Richmond Judge Dismisses Lawsuit Alleging That Virginia Violates Constitution by Permitting Fossil Fuel Production

A Richmond City Circuit Court judge dismissed a lawsuit against the Commonwealth of Virginia from an environmental activism legal organization on Friday. In a lawsuit on behalf of 13 Virginia youth, Our Children’s Trust (OCT) argued that Virginia’s policies permitting fossil fuel production and use harmed the plaintiffs’ rights, but the judge agreed with the Office of the Attorney General’s argument that Virginia can’t be sued due to sovereign immunity doctrine, according to

For decades, Defendants have implemented a policy and practice of approving permits for fossil fuel infrastructure in the Commonwealth of Virginia, including permits for the production, transport, and burning of fossil fuels. Defendants’ historic and ongoing permitting of fossil fuel infrastructure has, and continues to, cause dangerous levels of greenhouse gas pollution, including carbon dioxide,” the lawsuit complaint filed in February states.

The complaint in Layla H. v. Commonwealth of Virginia argued that this practice violates the plaintiffs’ due process rights and rights under the public trust doctrine.

“Pursuant to the jus publicum (also referred to as the public trust doctrine), the Commonwealth of Virginia has the sovereign duty to hold the public domain for the benefit of the public. Defendants cannot ‘relinquish, surrender, alienate, destroy, or substantially impair’ the rights of the people inherent to the jus publicum unless authorized by the Virginia Constitution. The Conservation Article of Virginia’s Constitution recognizes that protection of Virginia’s atmosphere, lands, and waters from pollution, impairment, or destruction is part of the jus publicum,” the complaint states.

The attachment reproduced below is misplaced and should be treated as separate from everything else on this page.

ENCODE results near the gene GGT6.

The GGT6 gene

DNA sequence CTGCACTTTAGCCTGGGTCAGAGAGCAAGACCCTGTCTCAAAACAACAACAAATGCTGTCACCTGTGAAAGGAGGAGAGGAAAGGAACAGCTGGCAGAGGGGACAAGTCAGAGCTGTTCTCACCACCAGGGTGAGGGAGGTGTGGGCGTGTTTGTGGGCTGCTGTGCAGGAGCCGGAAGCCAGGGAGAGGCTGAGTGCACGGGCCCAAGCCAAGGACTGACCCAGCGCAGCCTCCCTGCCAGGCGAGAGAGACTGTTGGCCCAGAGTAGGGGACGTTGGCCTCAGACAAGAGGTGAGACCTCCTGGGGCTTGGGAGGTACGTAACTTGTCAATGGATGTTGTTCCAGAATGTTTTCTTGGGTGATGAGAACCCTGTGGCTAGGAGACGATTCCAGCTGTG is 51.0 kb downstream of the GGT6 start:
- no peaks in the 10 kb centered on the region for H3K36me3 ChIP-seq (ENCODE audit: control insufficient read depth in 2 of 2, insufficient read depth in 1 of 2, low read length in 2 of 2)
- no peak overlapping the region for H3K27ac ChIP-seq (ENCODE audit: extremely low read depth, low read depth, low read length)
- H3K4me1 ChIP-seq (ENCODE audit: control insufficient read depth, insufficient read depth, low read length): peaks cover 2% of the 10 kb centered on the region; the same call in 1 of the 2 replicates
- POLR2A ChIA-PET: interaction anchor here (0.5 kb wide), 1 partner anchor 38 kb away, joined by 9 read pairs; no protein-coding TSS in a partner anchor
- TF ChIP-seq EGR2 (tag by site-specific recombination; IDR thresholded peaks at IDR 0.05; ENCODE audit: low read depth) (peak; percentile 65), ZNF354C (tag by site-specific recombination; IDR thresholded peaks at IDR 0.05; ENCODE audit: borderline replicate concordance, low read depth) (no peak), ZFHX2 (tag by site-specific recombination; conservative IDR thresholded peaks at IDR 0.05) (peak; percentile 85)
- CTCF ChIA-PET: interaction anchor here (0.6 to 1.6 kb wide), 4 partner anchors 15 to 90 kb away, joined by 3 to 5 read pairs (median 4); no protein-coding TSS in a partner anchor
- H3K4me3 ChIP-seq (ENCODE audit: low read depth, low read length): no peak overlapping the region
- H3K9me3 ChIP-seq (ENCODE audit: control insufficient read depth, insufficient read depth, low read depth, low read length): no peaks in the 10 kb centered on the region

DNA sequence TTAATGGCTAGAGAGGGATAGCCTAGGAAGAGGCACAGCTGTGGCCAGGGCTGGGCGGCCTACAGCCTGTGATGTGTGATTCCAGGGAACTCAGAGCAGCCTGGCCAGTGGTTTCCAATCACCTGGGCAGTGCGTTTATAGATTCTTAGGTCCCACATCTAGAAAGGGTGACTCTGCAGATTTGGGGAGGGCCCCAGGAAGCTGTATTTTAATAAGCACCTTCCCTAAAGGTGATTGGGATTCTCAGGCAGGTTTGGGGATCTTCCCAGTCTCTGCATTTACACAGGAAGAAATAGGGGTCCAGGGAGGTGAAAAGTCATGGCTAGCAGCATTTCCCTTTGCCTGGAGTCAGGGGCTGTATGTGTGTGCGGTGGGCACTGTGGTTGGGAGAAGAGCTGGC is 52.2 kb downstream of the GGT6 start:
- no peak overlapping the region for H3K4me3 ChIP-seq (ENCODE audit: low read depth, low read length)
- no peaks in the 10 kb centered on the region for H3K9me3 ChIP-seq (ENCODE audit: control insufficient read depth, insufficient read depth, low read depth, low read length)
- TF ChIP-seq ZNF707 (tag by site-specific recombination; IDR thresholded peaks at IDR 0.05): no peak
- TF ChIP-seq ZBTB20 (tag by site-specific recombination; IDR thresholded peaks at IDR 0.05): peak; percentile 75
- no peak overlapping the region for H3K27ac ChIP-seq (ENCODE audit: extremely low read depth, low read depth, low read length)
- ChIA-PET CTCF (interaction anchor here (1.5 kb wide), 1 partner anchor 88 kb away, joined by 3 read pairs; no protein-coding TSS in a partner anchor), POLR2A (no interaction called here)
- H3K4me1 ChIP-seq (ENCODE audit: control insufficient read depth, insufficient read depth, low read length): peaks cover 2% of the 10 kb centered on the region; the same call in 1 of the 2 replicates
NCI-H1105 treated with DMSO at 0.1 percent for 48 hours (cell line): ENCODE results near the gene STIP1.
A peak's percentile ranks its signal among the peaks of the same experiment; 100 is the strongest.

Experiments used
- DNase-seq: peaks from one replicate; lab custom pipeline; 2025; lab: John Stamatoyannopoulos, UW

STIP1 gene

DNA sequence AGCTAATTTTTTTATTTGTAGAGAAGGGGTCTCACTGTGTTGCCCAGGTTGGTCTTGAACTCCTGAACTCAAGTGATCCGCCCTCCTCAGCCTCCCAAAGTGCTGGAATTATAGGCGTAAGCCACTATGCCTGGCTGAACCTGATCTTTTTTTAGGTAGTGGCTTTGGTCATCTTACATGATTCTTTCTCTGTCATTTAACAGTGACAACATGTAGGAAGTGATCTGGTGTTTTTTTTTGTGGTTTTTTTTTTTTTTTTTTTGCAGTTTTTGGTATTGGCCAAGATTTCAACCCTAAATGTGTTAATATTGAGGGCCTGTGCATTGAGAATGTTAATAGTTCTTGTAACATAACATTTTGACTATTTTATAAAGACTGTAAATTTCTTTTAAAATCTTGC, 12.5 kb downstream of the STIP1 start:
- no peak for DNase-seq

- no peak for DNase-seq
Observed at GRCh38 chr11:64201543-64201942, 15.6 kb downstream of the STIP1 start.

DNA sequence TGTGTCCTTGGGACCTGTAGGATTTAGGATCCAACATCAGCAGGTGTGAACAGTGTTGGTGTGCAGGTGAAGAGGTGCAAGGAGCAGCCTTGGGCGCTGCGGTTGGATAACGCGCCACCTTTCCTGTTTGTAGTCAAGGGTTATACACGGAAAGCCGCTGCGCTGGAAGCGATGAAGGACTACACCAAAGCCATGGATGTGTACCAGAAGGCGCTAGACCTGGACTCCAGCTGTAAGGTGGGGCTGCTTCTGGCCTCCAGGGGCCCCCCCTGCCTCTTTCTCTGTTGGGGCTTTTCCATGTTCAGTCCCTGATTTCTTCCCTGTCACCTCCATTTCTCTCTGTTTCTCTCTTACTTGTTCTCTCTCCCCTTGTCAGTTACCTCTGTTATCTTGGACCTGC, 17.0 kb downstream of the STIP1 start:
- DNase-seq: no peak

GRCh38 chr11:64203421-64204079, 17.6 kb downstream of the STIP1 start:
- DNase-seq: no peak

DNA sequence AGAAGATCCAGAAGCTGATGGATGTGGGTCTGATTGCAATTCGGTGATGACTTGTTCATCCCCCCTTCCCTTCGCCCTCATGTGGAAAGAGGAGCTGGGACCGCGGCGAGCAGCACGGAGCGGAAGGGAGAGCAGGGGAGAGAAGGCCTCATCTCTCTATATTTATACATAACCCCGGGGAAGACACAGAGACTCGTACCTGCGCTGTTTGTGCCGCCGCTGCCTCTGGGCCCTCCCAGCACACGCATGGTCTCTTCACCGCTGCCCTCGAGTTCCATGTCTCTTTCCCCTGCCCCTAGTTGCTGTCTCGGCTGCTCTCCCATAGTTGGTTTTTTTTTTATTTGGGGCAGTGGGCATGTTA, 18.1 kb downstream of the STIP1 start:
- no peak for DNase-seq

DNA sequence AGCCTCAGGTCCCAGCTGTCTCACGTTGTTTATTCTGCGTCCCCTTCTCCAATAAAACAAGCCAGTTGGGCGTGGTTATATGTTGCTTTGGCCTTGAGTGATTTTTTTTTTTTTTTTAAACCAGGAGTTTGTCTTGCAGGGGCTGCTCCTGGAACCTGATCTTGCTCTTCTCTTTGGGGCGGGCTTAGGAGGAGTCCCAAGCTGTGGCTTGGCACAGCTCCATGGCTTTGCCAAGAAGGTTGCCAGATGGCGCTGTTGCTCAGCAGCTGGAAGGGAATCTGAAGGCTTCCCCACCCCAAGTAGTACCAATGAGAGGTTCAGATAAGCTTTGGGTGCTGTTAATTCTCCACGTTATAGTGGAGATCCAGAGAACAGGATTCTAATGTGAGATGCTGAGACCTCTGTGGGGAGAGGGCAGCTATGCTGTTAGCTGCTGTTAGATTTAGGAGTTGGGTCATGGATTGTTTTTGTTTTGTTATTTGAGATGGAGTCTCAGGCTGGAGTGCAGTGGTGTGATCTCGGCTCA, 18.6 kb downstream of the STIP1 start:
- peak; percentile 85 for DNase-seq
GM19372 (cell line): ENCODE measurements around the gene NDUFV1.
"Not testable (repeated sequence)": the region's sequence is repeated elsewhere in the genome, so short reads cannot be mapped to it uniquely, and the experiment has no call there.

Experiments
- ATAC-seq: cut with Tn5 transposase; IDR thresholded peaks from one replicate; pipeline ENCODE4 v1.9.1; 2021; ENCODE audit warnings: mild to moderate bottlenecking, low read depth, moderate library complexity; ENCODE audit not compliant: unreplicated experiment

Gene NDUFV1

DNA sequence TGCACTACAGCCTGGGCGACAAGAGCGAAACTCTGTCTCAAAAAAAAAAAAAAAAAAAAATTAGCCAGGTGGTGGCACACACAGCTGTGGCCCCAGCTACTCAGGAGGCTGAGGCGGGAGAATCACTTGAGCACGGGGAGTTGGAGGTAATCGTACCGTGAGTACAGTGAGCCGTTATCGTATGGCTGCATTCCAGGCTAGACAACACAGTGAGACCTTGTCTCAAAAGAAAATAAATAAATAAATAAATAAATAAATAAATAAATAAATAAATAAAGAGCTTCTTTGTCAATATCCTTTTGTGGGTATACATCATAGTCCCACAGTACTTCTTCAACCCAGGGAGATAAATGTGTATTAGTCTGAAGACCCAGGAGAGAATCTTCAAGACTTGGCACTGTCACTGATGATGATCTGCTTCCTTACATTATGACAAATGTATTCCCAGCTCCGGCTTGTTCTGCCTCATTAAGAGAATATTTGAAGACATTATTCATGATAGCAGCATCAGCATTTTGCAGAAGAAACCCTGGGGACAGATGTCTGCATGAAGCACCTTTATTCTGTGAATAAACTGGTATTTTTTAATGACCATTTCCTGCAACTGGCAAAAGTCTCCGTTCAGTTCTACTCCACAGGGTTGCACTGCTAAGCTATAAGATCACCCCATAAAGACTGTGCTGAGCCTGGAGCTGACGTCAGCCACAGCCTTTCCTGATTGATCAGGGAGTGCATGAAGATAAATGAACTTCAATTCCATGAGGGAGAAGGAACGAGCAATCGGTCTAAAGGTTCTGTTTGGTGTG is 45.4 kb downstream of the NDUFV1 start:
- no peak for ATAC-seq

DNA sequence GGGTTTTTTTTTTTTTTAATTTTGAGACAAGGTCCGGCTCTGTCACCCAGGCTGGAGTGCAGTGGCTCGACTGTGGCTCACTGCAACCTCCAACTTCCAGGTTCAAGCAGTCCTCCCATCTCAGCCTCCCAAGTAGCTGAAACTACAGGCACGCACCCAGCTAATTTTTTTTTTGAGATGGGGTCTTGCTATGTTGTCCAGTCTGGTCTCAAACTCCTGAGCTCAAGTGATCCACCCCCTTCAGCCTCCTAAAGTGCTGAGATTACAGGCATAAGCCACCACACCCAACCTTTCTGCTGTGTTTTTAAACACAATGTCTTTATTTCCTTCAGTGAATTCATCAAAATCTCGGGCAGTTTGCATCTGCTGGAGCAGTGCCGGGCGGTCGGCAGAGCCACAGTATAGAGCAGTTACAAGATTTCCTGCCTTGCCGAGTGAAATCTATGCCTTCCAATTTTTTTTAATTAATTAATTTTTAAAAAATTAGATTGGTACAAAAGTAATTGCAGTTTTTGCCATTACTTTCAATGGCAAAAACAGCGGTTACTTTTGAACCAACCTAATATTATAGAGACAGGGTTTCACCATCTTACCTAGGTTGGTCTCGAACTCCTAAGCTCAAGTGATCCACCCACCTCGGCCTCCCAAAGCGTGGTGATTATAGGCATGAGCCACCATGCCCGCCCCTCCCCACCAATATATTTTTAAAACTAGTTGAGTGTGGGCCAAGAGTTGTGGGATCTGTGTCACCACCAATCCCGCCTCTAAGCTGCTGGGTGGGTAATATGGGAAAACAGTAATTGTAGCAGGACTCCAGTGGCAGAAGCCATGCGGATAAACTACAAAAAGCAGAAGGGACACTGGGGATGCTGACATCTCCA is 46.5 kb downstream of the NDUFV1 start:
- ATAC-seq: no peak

Among the relief requested, plaintiffs wanted the courts to declare that jus publicum includes “the right to use atmosphere, land, and waters protected from pollution” and that the Virginia Gas and Oil Act violates plaintiffs’ rights and is unconstitutional.

“Simply put, this action belongs two blocks over at the General Assembly and not before this court,” Assistant Attorney General Thomas Sanford said according to

OCT is also currently suing four other states: Hawaii, Montana, Utah, and Florida. In Alaska and in Washington, OCT appealed cases up to the state supreme courts, where they were blocked. Legal proceedings are ongoing in federal case Juliana v. United States.

In a Friday press release, OCT said the plaintiffs will appeal the Virginia lawsuit and noted that Judge Clarence Jenkins Jr. declined to address the merits of the lawsuit.

“This type of ruling in the Commonwealth is dangerous and undermines the very foundation of democracy,” OCT Senior Staff Attorney Nate Bellinger said in the release. “The government is not an all-powerful sovereign in a democracy that is called tyranny. We, the People, are sovereign and our government gets its power from us.”

Plaintiff Layla H. said in the release, “It seems like every possible indication of the world being in a state of crisis has shown its face, every alarm bell has been rung … and yet nothing. We, as plaintiffs and youth activists, will not wait any longer to do what must be done. I hope, for my and future generations’ sake, that the right decision will be made in court in the future and we will be able to take our case further.”

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Eric Burk is a reporter at The Virginia Star and The Star News Network.  Email tips to [email protected].
Photo “Oil Pump” by Yuri Shkoda.

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